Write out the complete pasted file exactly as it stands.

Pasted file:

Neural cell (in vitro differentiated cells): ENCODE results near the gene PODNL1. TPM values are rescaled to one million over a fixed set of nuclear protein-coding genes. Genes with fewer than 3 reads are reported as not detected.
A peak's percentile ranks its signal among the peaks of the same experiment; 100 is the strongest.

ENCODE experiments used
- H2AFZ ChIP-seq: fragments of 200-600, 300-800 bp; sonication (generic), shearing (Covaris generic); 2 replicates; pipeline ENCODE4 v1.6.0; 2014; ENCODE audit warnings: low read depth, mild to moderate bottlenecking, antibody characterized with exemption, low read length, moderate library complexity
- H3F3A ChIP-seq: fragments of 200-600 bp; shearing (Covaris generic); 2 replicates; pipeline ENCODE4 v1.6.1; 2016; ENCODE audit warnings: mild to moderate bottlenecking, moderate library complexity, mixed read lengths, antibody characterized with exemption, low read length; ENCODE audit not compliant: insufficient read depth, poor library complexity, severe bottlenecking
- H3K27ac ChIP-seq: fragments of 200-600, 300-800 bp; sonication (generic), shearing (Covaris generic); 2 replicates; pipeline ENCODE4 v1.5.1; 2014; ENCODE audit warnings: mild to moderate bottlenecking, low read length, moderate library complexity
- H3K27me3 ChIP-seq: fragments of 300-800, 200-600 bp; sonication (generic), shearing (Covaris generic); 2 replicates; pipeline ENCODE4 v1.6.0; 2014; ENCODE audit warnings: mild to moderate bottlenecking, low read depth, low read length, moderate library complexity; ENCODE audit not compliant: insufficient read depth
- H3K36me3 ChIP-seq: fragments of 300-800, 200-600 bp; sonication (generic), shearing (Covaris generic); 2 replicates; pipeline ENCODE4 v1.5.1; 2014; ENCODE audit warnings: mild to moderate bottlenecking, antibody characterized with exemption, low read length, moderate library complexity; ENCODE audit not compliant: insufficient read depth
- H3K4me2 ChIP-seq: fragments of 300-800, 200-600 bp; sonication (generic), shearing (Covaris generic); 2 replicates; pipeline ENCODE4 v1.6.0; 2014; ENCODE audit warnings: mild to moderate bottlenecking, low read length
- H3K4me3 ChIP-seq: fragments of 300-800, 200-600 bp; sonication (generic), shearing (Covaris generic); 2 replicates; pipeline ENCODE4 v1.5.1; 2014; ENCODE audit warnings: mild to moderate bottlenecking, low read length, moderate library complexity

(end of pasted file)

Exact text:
Neural cell (in vitro differentiated cells): ENCODE results near the gene PODNL1. TPM values are rescaled to one million over a fixed set of nuclear protein-coding genes. Genes with fewer than 3 reads are reported as not detected.
A peak's percentile ranks its signal among the peaks of the same experiment; 100 is the strongest.

ENCODE experiments used
- H2AFZ ChIP-seq: fragments of 200-600, 300-800 bp; sonication (generic), shearing (Covaris generic); 2 replicates; pipeline ENCODE4 v1.6.0; 2014; ENCODE audit warnings: low read depth, mild to moderate bottlenecking, antibody characterized with exemption, low read length, moderate library complexity
- H3F3A ChIP-seq: fragments of 200-600 bp; shearing (Covaris generic); 2 replicates; pipeline ENCODE4 v1.6.1; 2016; ENCODE audit warnings: mild to moderate bottlenecking, moderate library complexity, mixed read lengths, antibody characterized with exemption, low read length; ENCODE audit not compliant: insufficient read depth, poor library complexity, severe bottlenecking
- H3K27ac ChIP-seq: fragments of 200-600, 300-800 bp; sonication (generic), shearing (Covaris generic); 2 replicates; pipeline ENCODE4 v1.5.1; 2014; ENCODE audit warnings: mild to moderate bottlenecking, low read length, moderate library complexity
- H3K27me3 ChIP-seq: fragments of 300-800, 200-600 bp; sonication (generic), shearing (Covaris generic); 2 replicates; pipeline ENCODE4 v1.6.0; 2014; ENCODE audit warnings: mild to moderate bottlenecking, low read depth, low read length, moderate library complexity; ENCODE audit not compliant: insufficient read depth
- H3K36me3 ChIP-seq: fragments of 300-800, 200-600 bp; sonication (generic), shearing (Covaris generic); 2 replicates; pipeline ENCODE4 v1.5.1; 2014; ENCODE audit warnings: mild to moderate bottlenecking, antibody characterized with exemption, low read length, moderate library complexity; ENCODE audit not compliant: insufficient read depth
- H3K4me2 ChIP-seq: fragments of 300-800, 200-600 bp; sonication (generic), shearing (Covaris generic); 2 replicates; pipeline ENCODE4 v1.6.0; 2014; ENCODE audit warnings: mild to moderate bottlenecking, low read length
- H3K4me3 ChIP-seq: fragments of 300-800, 200-600 bp; sonication (generic), shearing (Covaris generic); 2 replicates; pipeline ENCODE4 v1.5.1; 2014; ENCODE audit warnings: mild to moderate bottlenecking, low read length, moderate library complexity